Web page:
Modern sponges and their fossilized ancestors led a largely immobile lifestyle. They could move
However, in their new work, oceanologists found three types of modern sponges at once, which can move long enough distances in adulthood.
More than half of the sponges were located insidebizarre ground tapes that were covered with hairy structures. Having studied their structure, biologists came to the conclusion that these stripes were traces of the movement of sponges along the surface of the Langset Ridge.
We found stripes at the bottom of the ocean from manyintertwined hairs, the lower part of which was connected to separate sponges. Presumably, these tracks arose as a result of the movement of these invertebrate creatures.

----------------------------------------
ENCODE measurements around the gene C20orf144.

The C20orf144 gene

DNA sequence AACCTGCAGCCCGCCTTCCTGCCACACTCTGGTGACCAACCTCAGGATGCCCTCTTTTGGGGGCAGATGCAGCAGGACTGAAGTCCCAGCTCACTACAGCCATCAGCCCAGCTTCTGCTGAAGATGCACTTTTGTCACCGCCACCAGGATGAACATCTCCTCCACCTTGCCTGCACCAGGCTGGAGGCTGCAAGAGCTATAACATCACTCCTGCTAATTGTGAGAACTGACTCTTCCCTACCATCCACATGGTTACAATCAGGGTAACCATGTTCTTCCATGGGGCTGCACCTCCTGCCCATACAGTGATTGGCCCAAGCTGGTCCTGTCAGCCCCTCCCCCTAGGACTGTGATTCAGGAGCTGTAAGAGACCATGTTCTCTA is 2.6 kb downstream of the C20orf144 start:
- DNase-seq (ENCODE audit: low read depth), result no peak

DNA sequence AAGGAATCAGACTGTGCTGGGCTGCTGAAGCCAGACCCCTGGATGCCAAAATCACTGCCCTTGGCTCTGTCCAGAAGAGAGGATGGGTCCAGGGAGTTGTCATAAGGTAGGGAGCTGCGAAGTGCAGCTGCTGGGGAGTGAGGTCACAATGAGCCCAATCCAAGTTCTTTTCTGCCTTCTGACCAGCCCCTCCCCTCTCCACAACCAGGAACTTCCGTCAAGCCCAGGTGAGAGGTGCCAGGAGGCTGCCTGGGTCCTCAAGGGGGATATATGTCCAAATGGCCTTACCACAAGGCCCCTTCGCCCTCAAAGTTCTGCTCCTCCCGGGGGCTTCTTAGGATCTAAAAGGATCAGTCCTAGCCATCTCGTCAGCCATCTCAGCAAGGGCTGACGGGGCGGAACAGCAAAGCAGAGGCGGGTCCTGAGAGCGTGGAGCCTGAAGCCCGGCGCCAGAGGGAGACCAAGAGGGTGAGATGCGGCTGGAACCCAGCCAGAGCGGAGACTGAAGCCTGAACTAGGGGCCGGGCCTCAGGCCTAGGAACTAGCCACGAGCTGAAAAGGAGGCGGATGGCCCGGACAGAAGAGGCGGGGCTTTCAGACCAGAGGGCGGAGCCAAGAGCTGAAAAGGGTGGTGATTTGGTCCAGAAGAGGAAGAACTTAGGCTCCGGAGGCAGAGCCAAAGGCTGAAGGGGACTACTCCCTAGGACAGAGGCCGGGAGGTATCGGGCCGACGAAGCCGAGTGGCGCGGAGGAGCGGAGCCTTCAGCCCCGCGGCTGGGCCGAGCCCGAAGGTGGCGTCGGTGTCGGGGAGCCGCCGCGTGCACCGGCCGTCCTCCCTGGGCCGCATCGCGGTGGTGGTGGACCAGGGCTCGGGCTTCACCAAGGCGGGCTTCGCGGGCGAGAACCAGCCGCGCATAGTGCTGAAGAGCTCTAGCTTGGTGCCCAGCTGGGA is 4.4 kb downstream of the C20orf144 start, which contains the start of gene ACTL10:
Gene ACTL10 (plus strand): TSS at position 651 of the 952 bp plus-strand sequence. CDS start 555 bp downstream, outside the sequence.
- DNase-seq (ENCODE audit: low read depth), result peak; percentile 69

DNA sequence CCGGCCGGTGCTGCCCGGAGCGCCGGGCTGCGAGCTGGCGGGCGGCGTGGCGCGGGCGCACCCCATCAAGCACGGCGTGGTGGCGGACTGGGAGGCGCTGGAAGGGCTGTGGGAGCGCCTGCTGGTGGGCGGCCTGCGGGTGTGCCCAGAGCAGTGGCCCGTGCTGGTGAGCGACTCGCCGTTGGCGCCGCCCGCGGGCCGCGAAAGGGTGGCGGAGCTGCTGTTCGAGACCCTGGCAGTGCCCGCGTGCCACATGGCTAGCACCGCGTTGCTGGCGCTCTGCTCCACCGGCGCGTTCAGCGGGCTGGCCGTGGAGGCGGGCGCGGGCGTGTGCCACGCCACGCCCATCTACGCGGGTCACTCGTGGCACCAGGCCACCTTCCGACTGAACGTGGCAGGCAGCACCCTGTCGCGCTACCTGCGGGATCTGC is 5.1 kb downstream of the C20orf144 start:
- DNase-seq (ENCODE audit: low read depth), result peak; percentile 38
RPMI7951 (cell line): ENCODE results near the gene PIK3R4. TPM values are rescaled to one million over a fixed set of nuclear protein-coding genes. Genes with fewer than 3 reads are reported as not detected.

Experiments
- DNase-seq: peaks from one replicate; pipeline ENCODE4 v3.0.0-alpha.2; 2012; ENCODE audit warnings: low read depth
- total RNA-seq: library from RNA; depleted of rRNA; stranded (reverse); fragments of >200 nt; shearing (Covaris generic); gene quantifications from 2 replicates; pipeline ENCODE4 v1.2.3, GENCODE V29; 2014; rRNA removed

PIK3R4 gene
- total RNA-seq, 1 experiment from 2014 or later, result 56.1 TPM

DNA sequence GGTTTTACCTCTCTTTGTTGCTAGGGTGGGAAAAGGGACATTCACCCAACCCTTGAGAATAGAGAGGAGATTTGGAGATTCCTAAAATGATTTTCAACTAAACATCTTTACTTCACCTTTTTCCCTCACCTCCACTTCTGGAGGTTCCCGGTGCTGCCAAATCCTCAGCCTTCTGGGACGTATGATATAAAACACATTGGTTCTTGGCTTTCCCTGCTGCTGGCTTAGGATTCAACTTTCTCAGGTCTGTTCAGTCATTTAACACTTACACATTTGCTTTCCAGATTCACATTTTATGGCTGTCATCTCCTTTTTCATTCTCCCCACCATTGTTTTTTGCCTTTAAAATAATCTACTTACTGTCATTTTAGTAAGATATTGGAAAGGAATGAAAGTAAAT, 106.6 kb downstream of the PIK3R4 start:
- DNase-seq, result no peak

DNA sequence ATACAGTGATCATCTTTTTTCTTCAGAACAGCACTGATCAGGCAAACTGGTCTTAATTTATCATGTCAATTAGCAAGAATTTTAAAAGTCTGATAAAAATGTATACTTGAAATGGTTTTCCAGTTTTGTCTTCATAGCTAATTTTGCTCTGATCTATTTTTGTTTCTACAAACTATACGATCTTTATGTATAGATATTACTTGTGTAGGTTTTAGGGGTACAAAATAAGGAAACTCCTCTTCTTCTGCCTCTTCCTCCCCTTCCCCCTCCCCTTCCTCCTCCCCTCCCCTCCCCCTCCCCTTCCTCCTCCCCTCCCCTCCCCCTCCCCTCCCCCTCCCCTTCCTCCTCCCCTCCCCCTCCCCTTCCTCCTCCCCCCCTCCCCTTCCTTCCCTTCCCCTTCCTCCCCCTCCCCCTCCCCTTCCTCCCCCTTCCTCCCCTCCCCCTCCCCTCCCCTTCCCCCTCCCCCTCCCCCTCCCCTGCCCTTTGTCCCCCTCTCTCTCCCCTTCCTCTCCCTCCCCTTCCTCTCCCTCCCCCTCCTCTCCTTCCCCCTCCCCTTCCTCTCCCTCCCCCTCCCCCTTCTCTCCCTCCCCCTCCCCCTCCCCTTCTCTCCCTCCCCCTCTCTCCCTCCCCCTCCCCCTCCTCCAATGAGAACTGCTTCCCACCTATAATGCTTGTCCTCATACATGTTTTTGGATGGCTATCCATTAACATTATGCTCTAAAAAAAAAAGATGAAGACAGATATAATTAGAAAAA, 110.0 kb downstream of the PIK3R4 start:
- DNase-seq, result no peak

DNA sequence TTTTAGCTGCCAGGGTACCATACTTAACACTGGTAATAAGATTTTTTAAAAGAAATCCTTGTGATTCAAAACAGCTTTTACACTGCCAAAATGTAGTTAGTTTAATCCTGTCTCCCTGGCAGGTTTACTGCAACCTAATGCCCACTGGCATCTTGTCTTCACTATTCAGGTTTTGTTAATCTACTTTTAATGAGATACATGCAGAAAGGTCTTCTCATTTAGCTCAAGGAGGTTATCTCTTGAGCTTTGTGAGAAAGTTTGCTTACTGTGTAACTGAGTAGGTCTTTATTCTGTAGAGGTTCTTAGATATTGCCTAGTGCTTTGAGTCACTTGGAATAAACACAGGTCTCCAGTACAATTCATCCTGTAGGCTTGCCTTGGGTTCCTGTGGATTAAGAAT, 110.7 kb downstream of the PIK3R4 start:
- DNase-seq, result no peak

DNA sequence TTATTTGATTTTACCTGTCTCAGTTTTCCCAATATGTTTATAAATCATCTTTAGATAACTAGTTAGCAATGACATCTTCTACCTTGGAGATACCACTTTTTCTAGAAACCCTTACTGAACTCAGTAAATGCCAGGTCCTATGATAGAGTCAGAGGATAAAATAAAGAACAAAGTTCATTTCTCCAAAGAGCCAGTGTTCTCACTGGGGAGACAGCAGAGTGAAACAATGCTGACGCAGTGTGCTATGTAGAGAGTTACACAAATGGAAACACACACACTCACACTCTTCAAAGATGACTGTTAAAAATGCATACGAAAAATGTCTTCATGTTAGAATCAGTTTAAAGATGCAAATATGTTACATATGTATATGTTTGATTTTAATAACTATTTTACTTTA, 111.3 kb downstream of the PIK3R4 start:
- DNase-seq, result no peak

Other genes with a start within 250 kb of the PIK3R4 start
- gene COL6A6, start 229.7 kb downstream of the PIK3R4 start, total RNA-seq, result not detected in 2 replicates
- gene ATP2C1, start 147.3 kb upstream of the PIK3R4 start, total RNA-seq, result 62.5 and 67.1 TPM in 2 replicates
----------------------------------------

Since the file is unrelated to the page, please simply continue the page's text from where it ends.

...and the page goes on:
We are talking about three types of sponges - Geodia parva, Geodia hentscheli and Stelletta haphidiophora. It is not yet known how exactly they move, since the sponges lack muscles.
Researchers hope that further expeditions to this Arctic region will help answer this question.
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